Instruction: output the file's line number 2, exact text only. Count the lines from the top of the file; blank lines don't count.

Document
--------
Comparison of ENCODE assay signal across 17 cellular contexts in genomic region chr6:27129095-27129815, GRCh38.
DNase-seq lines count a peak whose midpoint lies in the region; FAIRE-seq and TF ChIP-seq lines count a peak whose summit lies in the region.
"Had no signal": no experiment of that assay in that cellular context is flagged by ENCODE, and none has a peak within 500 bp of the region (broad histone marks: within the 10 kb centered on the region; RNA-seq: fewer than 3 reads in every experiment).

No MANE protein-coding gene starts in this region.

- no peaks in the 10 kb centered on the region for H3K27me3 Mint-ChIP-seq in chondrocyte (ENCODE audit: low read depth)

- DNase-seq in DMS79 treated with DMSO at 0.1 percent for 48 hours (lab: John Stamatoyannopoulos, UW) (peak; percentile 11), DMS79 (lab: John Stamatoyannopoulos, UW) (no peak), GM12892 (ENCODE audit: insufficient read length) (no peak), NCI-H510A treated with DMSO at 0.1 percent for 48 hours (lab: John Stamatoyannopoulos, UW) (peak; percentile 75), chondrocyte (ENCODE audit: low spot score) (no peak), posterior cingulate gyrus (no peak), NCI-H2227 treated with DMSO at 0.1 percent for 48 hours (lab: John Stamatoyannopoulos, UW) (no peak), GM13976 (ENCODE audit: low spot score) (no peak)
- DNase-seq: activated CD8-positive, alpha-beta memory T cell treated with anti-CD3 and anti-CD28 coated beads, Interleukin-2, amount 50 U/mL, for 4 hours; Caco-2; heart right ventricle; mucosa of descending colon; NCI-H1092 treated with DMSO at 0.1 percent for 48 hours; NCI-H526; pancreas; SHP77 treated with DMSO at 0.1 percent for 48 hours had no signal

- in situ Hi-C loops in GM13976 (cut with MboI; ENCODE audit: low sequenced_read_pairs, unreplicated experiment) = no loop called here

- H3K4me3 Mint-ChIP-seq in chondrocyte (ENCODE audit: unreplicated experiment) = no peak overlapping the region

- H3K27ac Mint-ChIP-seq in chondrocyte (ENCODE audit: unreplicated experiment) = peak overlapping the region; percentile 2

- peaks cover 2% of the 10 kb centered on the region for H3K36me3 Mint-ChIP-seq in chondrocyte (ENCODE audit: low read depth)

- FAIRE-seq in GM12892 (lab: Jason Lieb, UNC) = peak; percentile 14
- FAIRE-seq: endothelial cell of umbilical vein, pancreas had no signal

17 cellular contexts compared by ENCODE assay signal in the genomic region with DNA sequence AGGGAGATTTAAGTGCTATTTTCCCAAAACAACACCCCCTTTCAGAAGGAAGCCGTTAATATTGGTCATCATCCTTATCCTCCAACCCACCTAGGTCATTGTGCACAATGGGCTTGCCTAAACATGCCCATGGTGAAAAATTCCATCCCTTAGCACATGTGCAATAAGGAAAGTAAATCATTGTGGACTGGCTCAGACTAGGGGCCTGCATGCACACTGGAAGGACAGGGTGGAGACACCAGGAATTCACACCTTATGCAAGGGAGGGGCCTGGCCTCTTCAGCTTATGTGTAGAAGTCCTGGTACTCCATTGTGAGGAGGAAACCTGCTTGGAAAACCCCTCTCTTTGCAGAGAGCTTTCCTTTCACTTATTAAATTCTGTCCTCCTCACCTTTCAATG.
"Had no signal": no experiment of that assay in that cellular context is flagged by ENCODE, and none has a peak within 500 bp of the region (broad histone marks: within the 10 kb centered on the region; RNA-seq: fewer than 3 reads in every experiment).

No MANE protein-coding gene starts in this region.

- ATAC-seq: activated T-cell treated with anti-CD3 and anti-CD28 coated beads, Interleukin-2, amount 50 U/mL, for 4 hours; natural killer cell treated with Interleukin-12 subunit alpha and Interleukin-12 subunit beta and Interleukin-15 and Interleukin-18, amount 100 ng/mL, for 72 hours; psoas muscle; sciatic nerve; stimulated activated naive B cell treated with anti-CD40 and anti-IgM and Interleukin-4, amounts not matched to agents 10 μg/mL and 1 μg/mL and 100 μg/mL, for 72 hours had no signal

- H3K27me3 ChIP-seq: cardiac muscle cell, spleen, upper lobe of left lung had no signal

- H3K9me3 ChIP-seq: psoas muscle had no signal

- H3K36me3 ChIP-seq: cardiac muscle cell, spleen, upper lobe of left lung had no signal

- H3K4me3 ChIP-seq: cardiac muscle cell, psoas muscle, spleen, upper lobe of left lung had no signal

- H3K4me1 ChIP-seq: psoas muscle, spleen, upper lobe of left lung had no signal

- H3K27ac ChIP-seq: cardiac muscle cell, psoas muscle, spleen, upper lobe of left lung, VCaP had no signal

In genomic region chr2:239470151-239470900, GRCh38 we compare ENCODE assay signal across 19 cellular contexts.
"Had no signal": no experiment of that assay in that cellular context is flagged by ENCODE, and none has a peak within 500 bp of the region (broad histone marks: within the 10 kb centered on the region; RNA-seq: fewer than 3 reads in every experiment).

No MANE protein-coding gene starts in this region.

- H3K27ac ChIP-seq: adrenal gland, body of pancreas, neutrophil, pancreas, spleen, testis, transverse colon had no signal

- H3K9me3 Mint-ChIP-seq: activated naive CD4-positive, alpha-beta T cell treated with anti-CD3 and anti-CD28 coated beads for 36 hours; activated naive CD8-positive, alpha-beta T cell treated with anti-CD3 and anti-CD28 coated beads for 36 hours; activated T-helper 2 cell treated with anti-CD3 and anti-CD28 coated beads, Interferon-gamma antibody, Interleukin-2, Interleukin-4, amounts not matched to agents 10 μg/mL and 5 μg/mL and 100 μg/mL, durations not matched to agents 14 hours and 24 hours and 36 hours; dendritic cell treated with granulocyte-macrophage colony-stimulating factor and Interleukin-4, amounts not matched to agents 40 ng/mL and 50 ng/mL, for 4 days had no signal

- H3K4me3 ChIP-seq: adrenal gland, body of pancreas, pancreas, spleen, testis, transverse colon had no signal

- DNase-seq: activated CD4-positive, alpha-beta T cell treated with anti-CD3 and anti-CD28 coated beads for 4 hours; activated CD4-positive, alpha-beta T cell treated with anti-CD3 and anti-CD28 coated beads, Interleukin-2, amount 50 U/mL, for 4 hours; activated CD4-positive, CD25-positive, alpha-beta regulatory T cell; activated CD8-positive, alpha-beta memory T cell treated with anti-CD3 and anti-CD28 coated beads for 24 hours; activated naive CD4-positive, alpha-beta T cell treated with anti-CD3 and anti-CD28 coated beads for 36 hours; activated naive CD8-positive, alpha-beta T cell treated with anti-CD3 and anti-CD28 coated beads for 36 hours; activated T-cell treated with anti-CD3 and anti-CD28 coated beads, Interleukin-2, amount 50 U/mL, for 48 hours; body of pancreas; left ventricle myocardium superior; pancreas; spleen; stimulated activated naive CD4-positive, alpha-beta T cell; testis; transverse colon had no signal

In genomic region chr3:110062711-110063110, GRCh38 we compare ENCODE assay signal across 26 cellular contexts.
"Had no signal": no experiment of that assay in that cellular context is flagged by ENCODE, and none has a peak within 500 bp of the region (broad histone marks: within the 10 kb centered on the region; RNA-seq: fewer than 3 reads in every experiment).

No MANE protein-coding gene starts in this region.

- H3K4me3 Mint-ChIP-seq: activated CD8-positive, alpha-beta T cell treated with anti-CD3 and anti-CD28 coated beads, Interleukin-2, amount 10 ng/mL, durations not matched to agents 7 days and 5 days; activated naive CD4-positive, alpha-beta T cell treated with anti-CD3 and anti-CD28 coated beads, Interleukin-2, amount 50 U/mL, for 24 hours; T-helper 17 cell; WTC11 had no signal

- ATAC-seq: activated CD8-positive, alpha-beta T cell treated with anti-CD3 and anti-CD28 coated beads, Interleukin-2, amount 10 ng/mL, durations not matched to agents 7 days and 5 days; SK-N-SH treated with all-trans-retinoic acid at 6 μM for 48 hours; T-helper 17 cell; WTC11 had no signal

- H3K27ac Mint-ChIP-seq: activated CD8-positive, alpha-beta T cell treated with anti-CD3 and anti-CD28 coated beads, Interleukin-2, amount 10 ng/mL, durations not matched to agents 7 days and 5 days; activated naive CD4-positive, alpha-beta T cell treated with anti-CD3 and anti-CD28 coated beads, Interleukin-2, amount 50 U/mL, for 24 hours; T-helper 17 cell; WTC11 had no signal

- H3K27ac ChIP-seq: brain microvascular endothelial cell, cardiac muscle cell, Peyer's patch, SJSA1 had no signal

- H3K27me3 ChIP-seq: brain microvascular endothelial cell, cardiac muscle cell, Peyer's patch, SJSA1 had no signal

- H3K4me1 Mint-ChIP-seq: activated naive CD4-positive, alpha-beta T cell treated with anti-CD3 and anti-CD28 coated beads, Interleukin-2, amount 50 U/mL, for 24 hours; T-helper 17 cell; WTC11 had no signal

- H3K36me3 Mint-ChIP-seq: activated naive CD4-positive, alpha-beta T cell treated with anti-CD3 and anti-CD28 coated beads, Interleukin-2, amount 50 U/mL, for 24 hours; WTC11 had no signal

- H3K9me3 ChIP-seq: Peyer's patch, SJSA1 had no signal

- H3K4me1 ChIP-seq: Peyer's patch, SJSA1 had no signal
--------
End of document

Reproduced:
DNase-seq lines count a peak whose midpoint lies in the region; FAIRE-seq and TF ChIP-seq lines count a peak whose summit lies in the region.